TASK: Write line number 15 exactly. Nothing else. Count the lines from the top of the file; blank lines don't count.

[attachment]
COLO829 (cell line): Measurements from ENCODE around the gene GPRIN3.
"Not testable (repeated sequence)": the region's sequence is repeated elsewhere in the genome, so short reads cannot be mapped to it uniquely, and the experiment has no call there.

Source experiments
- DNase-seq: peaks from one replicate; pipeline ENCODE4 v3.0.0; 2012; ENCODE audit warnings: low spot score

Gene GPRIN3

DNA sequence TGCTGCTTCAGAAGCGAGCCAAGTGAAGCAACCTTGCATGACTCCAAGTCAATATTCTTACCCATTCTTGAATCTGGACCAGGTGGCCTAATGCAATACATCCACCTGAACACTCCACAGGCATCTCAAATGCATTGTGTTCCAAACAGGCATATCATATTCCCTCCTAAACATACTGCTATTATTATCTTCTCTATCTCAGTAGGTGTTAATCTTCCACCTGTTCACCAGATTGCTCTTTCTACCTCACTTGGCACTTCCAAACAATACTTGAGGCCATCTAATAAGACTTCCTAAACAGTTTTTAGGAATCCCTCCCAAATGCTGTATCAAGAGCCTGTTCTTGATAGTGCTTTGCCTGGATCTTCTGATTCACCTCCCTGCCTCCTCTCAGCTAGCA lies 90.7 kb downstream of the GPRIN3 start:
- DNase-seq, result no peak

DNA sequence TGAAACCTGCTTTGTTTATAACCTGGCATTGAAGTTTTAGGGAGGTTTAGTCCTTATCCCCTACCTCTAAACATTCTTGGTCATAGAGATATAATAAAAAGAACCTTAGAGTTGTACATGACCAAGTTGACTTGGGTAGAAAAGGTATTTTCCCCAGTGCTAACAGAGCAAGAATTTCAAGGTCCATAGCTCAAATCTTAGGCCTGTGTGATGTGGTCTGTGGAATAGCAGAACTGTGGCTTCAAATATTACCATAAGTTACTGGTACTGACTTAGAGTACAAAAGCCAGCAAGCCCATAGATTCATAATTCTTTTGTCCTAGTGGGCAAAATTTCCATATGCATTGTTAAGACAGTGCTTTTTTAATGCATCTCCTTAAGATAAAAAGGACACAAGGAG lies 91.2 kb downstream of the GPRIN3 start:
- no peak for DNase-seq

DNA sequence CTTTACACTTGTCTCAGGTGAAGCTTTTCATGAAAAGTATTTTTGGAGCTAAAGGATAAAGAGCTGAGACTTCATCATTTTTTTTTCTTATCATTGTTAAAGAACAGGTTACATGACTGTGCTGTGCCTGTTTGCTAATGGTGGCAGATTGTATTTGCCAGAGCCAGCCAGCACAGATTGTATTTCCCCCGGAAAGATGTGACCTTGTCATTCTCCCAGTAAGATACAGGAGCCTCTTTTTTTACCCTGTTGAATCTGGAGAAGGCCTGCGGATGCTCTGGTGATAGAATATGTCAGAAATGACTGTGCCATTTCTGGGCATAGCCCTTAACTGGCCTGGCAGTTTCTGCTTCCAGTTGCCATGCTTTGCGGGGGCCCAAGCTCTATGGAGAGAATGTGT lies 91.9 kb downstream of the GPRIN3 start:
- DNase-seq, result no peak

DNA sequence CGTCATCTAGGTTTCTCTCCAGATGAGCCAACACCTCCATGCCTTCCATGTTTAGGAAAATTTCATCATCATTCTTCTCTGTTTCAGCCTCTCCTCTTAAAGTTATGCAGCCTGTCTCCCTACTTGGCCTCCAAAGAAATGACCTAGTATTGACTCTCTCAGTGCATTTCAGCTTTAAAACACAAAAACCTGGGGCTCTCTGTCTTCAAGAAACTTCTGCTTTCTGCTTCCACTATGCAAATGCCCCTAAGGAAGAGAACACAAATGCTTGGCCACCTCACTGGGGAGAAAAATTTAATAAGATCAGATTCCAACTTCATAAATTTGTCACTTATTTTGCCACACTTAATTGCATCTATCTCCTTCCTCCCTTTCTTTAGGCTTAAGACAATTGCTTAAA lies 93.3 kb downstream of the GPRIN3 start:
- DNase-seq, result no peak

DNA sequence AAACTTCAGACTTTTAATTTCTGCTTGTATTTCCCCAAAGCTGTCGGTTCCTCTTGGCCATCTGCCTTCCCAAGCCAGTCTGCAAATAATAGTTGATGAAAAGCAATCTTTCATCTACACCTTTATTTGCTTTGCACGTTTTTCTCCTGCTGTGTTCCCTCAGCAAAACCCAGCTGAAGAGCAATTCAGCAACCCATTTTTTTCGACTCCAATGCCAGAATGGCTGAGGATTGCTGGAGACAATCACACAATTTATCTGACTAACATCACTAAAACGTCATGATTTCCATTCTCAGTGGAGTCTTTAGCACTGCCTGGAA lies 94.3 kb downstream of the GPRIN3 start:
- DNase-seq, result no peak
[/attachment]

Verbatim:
- DNase-seq, result no peak